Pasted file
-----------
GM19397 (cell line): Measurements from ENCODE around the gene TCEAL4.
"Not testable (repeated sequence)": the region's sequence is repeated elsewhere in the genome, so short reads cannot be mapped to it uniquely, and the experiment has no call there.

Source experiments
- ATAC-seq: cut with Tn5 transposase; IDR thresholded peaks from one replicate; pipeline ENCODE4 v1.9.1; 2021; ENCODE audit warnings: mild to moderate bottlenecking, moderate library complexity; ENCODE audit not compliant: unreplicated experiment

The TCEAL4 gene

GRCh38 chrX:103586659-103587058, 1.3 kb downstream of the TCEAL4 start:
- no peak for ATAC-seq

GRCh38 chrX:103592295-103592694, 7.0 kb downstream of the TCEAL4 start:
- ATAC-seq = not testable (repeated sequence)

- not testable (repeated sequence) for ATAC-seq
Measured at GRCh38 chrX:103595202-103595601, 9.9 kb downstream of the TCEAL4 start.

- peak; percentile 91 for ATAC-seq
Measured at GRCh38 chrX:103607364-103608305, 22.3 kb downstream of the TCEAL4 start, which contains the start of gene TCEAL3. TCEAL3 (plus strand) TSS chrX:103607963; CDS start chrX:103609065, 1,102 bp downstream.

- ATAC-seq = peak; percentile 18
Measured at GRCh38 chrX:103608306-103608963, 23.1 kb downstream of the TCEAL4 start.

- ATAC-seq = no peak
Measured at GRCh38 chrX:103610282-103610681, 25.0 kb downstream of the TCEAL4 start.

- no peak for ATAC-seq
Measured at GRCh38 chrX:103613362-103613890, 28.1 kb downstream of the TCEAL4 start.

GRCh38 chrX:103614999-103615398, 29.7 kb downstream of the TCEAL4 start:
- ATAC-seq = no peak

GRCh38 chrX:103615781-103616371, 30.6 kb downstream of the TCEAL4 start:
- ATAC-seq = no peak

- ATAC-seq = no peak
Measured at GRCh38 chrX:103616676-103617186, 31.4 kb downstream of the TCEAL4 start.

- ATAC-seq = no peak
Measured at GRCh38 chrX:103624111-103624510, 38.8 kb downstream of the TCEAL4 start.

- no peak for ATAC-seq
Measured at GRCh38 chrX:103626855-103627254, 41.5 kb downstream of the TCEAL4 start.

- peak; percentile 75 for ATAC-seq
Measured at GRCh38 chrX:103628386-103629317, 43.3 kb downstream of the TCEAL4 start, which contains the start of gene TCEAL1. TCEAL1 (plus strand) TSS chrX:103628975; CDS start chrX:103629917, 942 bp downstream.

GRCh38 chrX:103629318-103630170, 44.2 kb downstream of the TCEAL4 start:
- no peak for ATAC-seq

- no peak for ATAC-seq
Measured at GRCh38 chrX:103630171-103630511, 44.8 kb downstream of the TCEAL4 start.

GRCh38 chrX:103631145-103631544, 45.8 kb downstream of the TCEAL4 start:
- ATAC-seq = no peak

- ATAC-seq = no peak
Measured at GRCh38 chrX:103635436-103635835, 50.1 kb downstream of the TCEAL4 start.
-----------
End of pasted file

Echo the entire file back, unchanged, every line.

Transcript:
GM19397 (cell line): Measurements from ENCODE around the gene TCEAL4.
"Not testable (repeated sequence)": the region's sequence is repeated elsewhere in the genome, so short reads cannot be mapped to it uniquely, and the experiment has no call there.

Source experiments
- ATAC-seq: cut with Tn5 transposase; IDR thresholded peaks from one replicate; pipeline ENCODE4 v1.9.1; 2021; ENCODE audit warnings: mild to moderate bottlenecking, moderate library complexity; ENCODE audit not compliant: unreplicated experiment

The TCEAL4 gene

GRCh38 chrX:103586659-103587058, 1.3 kb downstream of the TCEAL4 start:
- no peak for ATAC-seq

GRCh38 chrX:103592295-103592694, 7.0 kb downstream of the TCEAL4 start:
- ATAC-seq = not testable (repeated sequence)

- not testable (repeated sequence) for ATAC-seq
Measured at GRCh38 chrX:103595202-103595601, 9.9 kb downstream of the TCEAL4 start.

- peak; percentile 91 for ATAC-seq
Measured at GRCh38 chrX:103607364-103608305, 22.3 kb downstream of the TCEAL4 start, which contains the start of gene TCEAL3. TCEAL3 (plus strand) TSS chrX:103607963; CDS start chrX:103609065, 1,102 bp downstream.

- ATAC-seq = peak; percentile 18
Measured at GRCh38 chrX:103608306-103608963, 23.1 kb downstream of the TCEAL4 start.

- ATAC-seq = no peak
Measured at GRCh38 chrX:103610282-103610681, 25.0 kb downstream of the TCEAL4 start.

- no peak for ATAC-seq
Measured at GRCh38 chrX:103613362-103613890, 28.1 kb downstream of the TCEAL4 start.

GRCh38 chrX:103614999-103615398, 29.7 kb downstream of the TCEAL4 start:
- ATAC-seq = no peak

GRCh38 chrX:103615781-103616371, 30.6 kb downstream of the TCEAL4 start:
- ATAC-seq = no peak

- ATAC-seq = no peak
Measured at GRCh38 chrX:103616676-103617186, 31.4 kb downstream of the TCEAL4 start.

- ATAC-seq = no peak
Measured at GRCh38 chrX:103624111-103624510, 38.8 kb downstream of the TCEAL4 start.

- no peak for ATAC-seq
Measured at GRCh38 chrX:103626855-103627254, 41.5 kb downstream of the TCEAL4 start.

- peak; percentile 75 for ATAC-seq
Measured at GRCh38 chrX:103628386-103629317, 43.3 kb downstream of the TCEAL4 start, which contains the start of gene TCEAL1. TCEAL1 (plus strand) TSS chrX:103628975; CDS start chrX:103629917, 942 bp downstream.

GRCh38 chrX:103629318-103630170, 44.2 kb downstream of the TCEAL4 start:
- no peak for ATAC-seq

- no peak for ATAC-seq
Measured at GRCh38 chrX:103630171-103630511, 44.8 kb downstream of the TCEAL4 start.

GRCh38 chrX:103631145-103631544, 45.8 kb downstream of the TCEAL4 start:
- ATAC-seq = no peak

- ATAC-seq = no peak
Measured at GRCh38 chrX:103635436-103635835, 50.1 kb downstream of the TCEAL4 start.